This blueprint accompanies the deed of December 31, 1917, which records the agreement reached between the Lisbon City Council and Maria do Patrocino de Barros Lima, widow of Carlos Eugénio de Almeida, for the opening of Avenida de Berna and the extension of Avenida António Augusto de Aguiar.
The analysis of this blueprint and its respective deed reveals that:
– The southern and eastern boundaries have not changed.
– The northern and western boundaries have changed: the gate that opened onto the palace of the Count of Azambuja (now the Spanish Embassy) was demolished and moved to the wall that defines the northern boundary of the property. This limit was defined by the opening of the Avenida de Berna. The Rêgo ditch, which bounded the property, was landfilled and will remain within the property as well as the land that borders it to the north, in the section between Largo do Rego and Estrada de Palhavã.
The owners gave land to the Lisbon City Council and, in exchange, received 6,435.40 m2 of land, which allowed the Santa Gertrudes Park to be aligned with Avenida de Berna. This blueprint establishes clauses 6, 8, and 9 of the deed drawn up on December 31, 1917. These determine:
“The owner of the Park is obliged not to build within it more than sixteen dwellings and their respective dependencies, each of which shall be built within each of the sixteen plots defined in the plan set out by the City Council and which is integral to this deed. Each of these houses will be provided with a garden under the terms of the plan, save any modifications agreed in the future between the house and the owner. […] 8th: the 2nd grantor is also obliged to grant access to the Park to the public on Sundays and public holidays, from three years after the beginning of the works for the construction of the fence and railing for Avenidas António Augusto de Aguiar and Berna. 9th: the City Council is obliged, as long as the park is open to the public and, during the days in which it is open, to safeguard it in accordance with the regulations of closed public gardens (…)”.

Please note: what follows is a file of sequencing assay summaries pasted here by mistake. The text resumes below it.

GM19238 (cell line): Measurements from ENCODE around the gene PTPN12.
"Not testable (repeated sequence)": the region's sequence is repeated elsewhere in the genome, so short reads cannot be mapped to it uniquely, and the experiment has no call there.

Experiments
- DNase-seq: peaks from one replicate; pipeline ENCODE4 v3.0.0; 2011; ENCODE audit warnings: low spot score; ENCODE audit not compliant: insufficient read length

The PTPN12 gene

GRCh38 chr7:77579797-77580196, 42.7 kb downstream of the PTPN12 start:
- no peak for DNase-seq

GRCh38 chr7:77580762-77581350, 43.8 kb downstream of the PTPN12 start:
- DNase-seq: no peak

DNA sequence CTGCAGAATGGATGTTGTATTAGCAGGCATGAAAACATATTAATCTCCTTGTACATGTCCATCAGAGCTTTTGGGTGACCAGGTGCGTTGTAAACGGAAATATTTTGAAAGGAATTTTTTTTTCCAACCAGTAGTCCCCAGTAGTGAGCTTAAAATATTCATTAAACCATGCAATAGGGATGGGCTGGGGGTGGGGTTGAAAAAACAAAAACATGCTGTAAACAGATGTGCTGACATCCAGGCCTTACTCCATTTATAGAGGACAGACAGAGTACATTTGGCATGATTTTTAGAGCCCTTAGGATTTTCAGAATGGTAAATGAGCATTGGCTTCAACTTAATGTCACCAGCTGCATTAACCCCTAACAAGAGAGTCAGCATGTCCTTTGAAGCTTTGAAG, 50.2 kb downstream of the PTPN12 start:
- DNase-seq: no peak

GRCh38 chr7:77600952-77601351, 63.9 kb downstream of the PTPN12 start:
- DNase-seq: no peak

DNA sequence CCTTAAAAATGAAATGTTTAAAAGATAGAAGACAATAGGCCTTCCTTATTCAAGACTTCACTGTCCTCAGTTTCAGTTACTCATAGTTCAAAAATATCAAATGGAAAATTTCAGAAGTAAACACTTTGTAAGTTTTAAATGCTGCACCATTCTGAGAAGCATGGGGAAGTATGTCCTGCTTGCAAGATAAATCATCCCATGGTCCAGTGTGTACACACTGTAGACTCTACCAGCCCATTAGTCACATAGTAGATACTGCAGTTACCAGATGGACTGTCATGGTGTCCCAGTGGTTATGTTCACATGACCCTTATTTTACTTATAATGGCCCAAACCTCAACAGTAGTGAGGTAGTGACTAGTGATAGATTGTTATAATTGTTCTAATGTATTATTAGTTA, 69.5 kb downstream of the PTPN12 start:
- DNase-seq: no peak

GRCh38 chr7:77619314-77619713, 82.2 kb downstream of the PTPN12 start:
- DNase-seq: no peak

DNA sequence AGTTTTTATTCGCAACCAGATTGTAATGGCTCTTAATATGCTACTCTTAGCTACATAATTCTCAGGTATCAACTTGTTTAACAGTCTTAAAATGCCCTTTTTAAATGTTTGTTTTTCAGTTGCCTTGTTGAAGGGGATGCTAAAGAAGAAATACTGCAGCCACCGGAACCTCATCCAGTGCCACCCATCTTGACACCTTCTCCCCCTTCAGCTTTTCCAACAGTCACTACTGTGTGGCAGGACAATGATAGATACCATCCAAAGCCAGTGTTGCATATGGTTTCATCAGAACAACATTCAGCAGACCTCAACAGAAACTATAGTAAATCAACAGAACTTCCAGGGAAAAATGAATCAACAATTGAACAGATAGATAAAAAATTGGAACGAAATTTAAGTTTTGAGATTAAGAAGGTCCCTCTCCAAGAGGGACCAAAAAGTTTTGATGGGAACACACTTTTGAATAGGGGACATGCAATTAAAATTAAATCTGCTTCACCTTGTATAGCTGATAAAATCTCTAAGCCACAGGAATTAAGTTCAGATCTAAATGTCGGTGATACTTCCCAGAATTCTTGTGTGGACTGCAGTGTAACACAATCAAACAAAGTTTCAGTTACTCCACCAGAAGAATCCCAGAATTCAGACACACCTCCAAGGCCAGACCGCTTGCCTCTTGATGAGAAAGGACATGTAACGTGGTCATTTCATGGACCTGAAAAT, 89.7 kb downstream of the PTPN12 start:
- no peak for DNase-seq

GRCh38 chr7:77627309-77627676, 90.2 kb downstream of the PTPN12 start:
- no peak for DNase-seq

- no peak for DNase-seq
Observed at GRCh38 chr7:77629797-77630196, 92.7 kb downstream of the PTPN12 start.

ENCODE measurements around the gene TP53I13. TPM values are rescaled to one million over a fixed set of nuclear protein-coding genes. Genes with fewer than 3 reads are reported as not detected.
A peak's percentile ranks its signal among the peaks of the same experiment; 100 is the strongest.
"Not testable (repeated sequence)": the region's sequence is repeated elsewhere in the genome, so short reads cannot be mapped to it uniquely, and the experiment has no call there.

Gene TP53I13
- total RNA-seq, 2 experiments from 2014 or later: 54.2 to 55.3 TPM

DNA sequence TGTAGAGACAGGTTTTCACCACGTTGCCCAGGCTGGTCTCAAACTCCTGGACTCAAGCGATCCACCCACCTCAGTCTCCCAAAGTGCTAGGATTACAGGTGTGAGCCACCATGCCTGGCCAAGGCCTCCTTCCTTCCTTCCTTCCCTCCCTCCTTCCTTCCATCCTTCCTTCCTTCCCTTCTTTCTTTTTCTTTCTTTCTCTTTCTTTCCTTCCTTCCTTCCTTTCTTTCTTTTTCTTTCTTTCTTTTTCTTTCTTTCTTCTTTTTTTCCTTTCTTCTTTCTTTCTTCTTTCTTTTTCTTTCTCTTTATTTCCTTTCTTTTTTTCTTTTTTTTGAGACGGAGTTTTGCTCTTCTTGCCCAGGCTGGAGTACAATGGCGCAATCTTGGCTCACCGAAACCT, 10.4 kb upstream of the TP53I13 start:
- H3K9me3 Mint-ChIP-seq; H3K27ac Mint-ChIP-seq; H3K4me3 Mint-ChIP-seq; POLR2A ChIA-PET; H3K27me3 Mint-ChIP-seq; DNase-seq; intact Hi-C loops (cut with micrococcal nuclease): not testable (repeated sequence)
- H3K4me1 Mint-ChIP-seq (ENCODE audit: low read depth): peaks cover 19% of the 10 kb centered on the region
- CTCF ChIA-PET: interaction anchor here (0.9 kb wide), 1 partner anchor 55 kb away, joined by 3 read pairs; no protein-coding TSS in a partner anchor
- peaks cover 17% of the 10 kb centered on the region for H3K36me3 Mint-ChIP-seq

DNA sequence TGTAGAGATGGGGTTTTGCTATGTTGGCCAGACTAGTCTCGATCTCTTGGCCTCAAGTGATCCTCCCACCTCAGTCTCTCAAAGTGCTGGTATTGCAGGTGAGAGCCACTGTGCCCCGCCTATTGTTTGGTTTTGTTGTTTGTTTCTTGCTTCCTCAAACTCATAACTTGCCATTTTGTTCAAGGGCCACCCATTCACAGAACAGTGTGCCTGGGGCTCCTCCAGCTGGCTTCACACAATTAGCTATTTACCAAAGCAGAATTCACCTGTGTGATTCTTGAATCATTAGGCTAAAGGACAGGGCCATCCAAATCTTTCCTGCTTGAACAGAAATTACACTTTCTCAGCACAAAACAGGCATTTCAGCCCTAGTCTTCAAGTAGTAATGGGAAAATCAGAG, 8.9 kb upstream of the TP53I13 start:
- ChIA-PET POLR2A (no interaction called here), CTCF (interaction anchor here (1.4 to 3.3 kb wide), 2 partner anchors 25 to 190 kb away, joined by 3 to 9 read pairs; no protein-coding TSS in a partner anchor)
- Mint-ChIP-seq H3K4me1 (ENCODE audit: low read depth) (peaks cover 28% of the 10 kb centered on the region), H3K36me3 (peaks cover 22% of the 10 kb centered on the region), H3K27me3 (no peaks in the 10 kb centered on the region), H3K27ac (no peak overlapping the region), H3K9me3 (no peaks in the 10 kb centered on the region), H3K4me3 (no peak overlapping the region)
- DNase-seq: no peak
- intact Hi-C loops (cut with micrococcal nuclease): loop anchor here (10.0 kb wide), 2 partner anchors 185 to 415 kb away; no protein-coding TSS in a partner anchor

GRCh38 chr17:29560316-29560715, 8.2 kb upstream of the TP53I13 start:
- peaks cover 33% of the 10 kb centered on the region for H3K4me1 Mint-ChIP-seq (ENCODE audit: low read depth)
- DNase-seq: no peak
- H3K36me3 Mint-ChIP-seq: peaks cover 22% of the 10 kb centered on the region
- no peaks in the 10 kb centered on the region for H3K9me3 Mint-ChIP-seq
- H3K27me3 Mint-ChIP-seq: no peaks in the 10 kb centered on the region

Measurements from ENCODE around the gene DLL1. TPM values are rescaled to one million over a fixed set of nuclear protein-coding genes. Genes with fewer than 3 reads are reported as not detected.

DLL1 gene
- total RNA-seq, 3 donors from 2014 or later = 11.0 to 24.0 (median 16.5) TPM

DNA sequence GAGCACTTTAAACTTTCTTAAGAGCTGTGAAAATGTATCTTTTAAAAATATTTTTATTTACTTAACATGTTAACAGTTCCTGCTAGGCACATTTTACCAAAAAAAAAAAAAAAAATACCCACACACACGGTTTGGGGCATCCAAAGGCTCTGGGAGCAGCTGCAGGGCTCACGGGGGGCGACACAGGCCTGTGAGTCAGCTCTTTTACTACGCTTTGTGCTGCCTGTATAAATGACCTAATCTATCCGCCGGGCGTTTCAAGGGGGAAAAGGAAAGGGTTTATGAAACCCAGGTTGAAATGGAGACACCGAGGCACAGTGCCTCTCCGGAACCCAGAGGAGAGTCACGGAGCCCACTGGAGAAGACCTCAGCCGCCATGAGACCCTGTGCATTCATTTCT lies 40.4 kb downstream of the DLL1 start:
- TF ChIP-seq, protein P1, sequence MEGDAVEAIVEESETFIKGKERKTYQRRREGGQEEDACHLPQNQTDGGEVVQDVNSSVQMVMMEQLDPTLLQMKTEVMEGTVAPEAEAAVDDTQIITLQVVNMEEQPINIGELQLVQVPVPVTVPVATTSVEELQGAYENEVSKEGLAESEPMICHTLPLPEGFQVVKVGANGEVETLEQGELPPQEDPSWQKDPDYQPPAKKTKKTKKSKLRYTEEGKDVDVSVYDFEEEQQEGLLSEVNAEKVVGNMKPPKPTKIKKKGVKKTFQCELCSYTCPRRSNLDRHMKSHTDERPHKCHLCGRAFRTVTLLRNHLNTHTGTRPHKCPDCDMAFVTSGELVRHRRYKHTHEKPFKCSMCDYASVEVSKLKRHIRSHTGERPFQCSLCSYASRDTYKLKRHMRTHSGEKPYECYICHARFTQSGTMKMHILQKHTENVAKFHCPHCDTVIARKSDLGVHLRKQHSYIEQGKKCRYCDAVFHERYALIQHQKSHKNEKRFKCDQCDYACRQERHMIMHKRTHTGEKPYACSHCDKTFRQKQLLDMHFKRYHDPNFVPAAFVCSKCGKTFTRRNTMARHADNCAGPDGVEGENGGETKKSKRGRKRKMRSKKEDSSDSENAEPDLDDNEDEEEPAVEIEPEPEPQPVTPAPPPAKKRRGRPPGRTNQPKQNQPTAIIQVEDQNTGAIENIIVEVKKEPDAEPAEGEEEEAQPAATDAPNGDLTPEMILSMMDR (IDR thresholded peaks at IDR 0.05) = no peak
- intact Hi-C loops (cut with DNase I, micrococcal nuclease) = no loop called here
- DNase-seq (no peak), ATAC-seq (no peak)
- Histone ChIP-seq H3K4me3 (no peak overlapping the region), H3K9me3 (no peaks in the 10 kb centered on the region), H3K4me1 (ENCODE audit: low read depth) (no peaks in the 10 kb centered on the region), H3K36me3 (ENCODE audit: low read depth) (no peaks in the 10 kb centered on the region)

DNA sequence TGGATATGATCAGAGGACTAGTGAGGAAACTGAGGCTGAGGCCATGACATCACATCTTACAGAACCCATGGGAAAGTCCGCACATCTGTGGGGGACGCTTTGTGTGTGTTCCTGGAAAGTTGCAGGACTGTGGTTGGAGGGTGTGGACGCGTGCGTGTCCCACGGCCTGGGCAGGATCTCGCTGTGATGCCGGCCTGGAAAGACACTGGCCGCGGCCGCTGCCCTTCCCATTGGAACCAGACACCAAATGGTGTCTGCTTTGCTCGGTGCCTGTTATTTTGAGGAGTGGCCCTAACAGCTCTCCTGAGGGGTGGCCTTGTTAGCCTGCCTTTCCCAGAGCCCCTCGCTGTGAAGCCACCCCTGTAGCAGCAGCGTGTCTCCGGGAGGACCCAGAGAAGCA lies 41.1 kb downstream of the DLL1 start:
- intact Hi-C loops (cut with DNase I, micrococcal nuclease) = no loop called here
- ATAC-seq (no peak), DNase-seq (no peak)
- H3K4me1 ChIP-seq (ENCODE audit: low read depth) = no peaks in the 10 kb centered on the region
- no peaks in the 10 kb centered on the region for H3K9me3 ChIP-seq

With this new proposal, the design of the Santa Gertrudes Park lost complexity and was simplified. The network of paths and the vegetation were reduced, by the cutting down of trees made necessary for the construction of housing. It should be noted that this new proposal did not compromise the axis between the palace, lake and belvedere, which structures the composition of the Park.
This bold proposal, advanced for its time, of transforming Santa Gertrudes Park into a closed “condominium” was never implemented.
The reasons why this agreement between the Lisbon City Council and the owner of the Santa Gertrudes Park was not acted upon are unknown.
It is known that in 1957, when the Calouste Gulbenkian Foundation purchased part of the Santa Gertrudes Park from Vasco Vilalva, it was still valid. At least, this is the only way to explain why Colonel Salvação Barreto (father of António Facco Viana Barreto), then Mayor of Lisbon, was the grantor of this deed.
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